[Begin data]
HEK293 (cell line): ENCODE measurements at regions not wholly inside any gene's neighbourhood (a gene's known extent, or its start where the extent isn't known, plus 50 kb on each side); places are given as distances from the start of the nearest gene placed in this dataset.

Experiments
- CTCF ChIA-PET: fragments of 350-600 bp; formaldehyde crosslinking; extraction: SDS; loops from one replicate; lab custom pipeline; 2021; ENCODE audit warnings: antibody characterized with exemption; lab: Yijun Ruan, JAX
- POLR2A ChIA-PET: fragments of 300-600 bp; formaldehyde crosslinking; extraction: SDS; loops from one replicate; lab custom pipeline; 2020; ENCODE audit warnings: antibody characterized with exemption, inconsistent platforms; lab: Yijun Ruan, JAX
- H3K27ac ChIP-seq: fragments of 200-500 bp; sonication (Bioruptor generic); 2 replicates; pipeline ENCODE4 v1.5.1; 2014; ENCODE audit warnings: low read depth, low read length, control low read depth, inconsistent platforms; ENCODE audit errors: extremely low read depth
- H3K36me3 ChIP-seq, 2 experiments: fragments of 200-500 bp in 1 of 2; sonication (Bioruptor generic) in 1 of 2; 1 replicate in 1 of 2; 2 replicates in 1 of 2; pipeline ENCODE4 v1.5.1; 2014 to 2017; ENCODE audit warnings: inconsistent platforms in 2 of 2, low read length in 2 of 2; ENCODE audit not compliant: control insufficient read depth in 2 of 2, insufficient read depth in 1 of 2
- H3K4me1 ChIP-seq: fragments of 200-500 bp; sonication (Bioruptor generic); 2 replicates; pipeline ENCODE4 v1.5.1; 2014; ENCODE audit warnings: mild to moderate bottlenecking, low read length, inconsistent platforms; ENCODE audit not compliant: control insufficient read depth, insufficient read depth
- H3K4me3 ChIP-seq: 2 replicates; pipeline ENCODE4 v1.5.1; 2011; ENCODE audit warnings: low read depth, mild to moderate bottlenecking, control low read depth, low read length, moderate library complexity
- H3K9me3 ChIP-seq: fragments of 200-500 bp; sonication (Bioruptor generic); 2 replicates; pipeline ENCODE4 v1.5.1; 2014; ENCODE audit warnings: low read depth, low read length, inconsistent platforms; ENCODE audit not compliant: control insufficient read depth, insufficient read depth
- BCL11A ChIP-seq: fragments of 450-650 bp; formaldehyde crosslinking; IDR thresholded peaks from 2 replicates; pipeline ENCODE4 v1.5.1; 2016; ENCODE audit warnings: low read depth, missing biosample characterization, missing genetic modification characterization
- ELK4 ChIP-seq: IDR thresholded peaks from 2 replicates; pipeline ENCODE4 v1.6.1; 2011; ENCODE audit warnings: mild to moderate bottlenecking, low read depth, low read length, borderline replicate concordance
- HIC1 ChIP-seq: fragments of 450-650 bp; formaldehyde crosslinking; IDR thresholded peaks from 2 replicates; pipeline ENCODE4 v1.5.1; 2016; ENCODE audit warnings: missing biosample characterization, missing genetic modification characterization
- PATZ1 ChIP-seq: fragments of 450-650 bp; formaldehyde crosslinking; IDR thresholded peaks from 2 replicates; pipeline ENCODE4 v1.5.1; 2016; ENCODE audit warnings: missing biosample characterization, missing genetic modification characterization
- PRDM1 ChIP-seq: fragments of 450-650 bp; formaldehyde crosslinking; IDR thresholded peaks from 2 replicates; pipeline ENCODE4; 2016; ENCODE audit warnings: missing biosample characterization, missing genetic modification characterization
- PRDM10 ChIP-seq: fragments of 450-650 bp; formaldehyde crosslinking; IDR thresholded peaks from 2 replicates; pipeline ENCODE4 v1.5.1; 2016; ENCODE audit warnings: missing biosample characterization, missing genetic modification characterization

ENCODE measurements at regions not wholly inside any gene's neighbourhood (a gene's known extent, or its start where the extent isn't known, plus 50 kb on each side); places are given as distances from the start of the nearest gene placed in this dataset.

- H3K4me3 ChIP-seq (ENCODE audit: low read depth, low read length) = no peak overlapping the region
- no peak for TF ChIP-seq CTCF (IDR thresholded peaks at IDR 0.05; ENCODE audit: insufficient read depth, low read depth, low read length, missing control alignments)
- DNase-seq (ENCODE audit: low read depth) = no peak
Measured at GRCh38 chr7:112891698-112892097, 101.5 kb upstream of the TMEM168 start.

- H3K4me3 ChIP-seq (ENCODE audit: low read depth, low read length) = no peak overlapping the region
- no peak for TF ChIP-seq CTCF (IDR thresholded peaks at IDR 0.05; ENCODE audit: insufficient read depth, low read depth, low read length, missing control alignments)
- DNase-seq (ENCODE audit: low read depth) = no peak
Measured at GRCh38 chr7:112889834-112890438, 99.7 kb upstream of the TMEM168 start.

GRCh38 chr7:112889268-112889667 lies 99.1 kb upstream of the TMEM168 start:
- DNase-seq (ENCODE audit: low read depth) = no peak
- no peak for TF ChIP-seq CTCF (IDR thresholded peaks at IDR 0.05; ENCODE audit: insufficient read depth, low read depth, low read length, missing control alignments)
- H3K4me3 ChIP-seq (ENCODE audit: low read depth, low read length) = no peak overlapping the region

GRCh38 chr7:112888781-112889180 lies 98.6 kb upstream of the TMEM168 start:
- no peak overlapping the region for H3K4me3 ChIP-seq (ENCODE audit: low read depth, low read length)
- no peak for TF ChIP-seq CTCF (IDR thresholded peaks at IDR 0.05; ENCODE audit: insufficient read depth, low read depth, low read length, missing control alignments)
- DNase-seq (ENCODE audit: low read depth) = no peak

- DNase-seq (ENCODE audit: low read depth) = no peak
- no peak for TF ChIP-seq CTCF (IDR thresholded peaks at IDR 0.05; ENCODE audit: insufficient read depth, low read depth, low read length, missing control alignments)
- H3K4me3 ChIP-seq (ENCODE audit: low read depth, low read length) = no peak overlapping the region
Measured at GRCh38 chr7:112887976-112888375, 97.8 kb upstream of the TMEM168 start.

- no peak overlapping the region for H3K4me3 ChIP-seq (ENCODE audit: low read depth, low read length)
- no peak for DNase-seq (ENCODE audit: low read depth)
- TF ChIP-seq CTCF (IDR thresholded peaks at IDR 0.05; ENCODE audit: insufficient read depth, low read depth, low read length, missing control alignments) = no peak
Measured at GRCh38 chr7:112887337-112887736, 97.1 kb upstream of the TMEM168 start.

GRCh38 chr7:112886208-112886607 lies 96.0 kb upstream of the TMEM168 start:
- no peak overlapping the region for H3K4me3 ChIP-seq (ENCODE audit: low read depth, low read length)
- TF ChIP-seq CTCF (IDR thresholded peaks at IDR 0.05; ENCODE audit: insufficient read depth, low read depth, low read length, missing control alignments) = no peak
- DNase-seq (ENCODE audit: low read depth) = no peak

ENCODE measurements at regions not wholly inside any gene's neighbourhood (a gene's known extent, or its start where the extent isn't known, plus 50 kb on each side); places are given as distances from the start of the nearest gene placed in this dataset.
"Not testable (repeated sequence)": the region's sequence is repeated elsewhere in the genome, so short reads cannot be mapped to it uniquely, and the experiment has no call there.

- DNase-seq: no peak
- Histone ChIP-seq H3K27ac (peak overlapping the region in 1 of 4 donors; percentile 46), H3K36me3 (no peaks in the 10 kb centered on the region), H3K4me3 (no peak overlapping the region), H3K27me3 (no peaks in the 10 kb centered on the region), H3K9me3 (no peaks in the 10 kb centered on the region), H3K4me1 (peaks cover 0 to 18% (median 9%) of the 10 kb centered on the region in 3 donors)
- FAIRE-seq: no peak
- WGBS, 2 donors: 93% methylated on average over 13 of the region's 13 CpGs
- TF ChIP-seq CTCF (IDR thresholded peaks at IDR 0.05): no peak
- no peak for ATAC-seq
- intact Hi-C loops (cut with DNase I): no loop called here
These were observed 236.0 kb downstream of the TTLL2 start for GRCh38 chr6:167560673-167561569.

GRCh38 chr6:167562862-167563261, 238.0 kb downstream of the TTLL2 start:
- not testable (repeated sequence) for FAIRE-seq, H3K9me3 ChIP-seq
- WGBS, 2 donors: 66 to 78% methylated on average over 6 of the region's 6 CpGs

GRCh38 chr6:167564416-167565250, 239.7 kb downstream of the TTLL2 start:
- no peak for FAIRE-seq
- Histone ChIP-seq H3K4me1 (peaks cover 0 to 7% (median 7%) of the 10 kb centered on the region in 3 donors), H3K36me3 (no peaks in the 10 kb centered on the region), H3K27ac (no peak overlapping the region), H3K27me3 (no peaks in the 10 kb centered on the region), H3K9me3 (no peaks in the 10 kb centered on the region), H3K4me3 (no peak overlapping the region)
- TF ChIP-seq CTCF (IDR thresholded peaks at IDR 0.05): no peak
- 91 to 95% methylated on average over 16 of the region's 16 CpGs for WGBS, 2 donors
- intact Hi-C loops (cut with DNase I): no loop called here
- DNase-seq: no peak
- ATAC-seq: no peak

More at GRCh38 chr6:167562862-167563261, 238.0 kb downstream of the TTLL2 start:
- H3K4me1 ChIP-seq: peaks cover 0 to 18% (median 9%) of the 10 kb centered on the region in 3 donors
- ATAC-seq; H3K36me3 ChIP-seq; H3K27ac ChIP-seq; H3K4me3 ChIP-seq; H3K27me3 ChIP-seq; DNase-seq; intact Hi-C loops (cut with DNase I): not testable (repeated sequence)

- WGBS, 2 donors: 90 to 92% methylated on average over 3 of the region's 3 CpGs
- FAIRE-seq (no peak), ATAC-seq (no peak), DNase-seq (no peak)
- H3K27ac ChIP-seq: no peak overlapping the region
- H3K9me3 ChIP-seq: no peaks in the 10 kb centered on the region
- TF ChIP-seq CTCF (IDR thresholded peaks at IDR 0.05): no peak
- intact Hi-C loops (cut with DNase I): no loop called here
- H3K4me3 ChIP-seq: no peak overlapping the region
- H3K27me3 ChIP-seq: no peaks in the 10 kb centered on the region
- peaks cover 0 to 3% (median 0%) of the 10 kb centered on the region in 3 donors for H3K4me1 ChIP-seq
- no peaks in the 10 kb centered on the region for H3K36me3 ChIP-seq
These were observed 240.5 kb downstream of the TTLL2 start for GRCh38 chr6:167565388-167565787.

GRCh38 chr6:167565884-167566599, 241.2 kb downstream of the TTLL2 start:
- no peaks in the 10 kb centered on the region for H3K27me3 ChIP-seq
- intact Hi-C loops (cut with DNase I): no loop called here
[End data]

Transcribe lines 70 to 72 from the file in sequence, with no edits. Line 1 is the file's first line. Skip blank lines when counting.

- FAIRE-seq (no peak), ATAC-seq (no peak), DNase-seq (no peak)
- H3K27ac ChIP-seq: no peak overlapping the region
- H3K9me3 ChIP-seq: no peaks in the 10 kb centered on the region